For the people of India, there is an urgency to learn about the constitution and law. People are signing up for workshops explaining NRC-NPR-CAA, and the Preamble to the constitution of India so far remembered by lawyers and adorning the walls of students preparing for UPSC exams is now on the lips of everyone. People are reading the preamble and parts of the constitution from their mobile phones and putting up videos on social media. Some, empowered with their new knowledge are taking part in door-to-door campaigns to help those without access to such information aware of the required documents. Most such volunteers are students and the senior citizens and they represent the power of our vibrant democracy and have silenced those who thought that the constitution is merely a piece of paper.
This awareness has opened up discussions on government policies and the youth is no longer choosing silence – at home and on family WhatsApp groups.
At times veiled in the good morning messages was a reluctance to talk about problems that ailed the country. A lot of people are also sharing how their parents had a change of heart or are realizing that they cannot be associated with those that are silently supporters or enablers of fascism. The people of India no longer want to justify or normalize but be active citizens of an energetic democracy. Students have formed groups where reading material is being collected so that anyone can access it and dismantle propaganda or the narrative of the relative feigning ignorance.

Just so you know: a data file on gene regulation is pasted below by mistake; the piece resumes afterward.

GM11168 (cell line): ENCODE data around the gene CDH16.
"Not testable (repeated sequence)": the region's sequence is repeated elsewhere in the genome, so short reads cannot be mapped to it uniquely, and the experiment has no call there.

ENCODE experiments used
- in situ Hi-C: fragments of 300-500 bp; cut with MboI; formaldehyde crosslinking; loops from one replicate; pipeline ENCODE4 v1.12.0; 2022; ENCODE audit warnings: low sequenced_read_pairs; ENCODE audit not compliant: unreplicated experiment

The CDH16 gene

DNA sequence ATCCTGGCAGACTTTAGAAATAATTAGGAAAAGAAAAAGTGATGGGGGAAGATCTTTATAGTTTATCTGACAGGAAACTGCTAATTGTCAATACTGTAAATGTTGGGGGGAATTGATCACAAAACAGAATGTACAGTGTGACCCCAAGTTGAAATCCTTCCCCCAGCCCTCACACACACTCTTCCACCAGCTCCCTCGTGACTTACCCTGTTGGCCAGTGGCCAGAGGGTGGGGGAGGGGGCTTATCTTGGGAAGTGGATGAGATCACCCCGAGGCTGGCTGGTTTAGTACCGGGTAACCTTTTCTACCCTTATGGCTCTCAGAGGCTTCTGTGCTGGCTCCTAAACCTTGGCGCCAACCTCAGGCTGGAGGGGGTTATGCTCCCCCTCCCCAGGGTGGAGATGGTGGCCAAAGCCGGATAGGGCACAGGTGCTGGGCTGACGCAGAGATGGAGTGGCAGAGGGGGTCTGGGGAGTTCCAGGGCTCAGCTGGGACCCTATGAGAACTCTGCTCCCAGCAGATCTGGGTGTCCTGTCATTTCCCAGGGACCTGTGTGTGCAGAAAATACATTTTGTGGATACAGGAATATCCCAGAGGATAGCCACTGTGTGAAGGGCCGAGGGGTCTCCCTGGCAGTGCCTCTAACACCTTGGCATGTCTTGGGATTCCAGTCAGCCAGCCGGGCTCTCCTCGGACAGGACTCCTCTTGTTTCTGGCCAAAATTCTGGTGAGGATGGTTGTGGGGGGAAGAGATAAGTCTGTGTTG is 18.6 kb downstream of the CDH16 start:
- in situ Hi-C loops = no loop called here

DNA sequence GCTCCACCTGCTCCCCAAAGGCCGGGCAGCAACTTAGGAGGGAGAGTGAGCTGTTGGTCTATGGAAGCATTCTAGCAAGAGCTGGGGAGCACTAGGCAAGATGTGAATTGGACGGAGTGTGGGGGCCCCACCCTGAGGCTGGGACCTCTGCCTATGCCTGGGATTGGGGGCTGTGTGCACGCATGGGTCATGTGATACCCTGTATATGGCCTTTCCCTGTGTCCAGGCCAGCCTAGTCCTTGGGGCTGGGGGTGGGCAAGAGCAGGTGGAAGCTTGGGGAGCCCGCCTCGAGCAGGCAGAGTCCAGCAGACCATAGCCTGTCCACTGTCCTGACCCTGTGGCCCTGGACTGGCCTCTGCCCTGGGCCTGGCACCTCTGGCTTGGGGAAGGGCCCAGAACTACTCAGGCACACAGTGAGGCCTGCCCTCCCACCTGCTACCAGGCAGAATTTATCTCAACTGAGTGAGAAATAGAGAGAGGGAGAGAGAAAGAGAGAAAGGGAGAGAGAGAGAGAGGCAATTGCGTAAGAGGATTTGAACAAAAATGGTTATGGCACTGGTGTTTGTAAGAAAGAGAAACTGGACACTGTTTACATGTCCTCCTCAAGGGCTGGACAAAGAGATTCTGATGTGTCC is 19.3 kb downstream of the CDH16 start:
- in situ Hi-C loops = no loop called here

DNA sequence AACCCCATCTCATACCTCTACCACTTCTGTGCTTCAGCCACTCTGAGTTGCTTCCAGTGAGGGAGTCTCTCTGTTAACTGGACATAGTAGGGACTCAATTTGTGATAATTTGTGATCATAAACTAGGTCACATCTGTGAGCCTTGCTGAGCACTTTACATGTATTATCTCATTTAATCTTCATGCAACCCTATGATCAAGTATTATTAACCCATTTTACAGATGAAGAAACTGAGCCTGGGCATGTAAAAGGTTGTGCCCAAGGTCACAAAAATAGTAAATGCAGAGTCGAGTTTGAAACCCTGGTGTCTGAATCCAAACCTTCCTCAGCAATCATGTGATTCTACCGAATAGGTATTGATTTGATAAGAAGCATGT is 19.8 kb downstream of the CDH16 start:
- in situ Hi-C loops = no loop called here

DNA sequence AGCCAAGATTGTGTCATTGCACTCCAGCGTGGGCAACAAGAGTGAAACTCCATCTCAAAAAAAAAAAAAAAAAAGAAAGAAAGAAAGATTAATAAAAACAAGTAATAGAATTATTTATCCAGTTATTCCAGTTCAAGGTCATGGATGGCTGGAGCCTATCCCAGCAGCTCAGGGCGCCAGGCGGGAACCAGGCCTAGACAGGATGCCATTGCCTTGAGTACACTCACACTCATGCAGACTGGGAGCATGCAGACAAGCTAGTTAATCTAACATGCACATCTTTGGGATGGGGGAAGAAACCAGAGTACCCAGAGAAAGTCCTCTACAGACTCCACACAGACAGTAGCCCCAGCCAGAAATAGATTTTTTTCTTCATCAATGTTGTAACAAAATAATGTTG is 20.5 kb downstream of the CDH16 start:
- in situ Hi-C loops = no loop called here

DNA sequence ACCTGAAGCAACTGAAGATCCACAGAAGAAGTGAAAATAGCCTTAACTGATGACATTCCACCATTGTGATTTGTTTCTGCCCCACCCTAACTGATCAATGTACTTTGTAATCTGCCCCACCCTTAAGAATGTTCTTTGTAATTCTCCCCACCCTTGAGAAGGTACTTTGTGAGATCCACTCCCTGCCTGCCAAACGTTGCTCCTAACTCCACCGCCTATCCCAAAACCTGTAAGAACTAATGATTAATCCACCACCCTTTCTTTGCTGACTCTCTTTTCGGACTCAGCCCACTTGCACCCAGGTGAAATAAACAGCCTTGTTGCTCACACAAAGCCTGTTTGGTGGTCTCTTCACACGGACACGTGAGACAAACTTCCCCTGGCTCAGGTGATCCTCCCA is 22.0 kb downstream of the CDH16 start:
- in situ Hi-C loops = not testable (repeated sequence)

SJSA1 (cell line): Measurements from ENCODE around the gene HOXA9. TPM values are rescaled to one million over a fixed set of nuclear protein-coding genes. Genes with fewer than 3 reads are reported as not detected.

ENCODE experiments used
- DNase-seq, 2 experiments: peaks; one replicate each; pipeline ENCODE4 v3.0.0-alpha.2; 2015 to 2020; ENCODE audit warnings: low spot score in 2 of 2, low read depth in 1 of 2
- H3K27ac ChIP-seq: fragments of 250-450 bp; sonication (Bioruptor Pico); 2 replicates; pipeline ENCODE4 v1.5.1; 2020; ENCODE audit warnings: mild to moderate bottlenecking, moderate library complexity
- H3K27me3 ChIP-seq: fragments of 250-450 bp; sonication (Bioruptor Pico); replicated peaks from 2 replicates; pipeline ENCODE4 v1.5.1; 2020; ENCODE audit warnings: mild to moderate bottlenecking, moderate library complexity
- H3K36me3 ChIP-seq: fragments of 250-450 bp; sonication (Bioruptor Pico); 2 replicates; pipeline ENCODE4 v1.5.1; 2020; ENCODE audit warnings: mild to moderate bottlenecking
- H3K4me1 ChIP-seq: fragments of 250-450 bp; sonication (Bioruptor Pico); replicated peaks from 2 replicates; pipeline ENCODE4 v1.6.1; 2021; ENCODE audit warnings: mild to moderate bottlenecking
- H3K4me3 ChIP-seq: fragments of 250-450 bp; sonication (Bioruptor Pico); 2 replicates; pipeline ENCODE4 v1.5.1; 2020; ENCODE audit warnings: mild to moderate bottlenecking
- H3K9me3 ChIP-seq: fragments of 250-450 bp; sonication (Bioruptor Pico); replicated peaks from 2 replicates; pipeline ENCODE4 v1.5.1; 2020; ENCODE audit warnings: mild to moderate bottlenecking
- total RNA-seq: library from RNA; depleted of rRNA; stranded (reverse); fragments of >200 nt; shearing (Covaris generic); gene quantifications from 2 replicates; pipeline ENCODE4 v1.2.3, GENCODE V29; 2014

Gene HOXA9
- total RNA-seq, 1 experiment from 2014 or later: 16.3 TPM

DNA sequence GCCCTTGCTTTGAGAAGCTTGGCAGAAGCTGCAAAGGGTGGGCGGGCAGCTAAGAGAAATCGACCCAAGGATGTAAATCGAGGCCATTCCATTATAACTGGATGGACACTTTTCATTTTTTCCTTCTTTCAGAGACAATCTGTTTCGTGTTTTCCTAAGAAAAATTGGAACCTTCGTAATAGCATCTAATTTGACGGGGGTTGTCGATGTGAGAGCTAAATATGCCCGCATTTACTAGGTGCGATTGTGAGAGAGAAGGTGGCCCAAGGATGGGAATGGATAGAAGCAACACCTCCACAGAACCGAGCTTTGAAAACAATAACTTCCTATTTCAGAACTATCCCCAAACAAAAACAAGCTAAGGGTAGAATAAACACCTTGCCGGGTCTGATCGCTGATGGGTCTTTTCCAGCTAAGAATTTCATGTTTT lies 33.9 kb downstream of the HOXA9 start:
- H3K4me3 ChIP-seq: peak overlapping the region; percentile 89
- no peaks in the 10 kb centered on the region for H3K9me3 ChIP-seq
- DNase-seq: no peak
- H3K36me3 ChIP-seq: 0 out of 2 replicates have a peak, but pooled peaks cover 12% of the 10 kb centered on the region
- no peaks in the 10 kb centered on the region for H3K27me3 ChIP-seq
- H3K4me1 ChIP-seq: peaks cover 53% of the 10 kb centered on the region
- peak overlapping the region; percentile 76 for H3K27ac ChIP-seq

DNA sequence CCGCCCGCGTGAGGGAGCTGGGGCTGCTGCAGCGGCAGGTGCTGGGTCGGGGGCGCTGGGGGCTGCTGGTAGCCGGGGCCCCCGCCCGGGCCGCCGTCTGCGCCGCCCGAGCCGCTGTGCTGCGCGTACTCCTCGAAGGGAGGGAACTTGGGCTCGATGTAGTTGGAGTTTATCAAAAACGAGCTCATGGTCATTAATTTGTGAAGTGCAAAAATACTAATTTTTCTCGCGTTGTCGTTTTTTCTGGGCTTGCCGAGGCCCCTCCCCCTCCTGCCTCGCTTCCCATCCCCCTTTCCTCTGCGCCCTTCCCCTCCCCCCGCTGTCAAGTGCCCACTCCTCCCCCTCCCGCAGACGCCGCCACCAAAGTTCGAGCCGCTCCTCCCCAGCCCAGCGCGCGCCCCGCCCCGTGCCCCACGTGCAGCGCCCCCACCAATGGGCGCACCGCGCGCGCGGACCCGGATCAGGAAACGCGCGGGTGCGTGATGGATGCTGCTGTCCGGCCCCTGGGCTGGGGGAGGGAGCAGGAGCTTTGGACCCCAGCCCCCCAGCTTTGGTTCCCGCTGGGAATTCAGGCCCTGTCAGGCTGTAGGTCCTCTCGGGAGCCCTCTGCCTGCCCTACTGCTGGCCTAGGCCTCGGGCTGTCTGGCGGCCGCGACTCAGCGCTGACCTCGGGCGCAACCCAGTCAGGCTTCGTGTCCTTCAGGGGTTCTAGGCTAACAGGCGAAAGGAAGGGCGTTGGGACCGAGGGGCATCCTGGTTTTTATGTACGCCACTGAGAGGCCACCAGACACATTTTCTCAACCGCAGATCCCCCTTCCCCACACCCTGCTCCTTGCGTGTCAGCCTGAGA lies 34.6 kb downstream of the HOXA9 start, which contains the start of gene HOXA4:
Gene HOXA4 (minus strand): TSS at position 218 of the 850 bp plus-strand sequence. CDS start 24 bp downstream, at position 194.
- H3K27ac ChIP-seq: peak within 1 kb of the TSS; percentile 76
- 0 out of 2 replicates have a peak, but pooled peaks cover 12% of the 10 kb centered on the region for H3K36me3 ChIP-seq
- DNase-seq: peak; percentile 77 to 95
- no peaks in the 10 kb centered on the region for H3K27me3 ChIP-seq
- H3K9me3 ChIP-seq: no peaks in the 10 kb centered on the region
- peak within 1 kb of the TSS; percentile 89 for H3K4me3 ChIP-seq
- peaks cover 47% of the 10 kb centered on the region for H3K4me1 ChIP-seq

The youth have organized not just reading clubs but with their quirky posters and slogans have made inquilab “cool” Jamia has become the new inquilab chowk and Shaheen Bagh resembles our very own Tahrir Square. The slogans of azaadi that were once used as a trap in JNU have become the ringing cry of the movement – azaadi has an earthly and appealing flavor to it and can be suffixed with any evil. Artists across the spectrum are risking it all to ensure that the secular ethos of the constitution is maintained and police brutality is condemned. Many parties that voted in favor of the Citizenship (Amendment) Act have now openly opposed it. Those in favor are desperately trying to look for ways to increase support through various campaigns. The country’s largest opposition party, the Indian National Congress has favored the demonstrations. Some of the states have even announced that there will be no NRC in their states.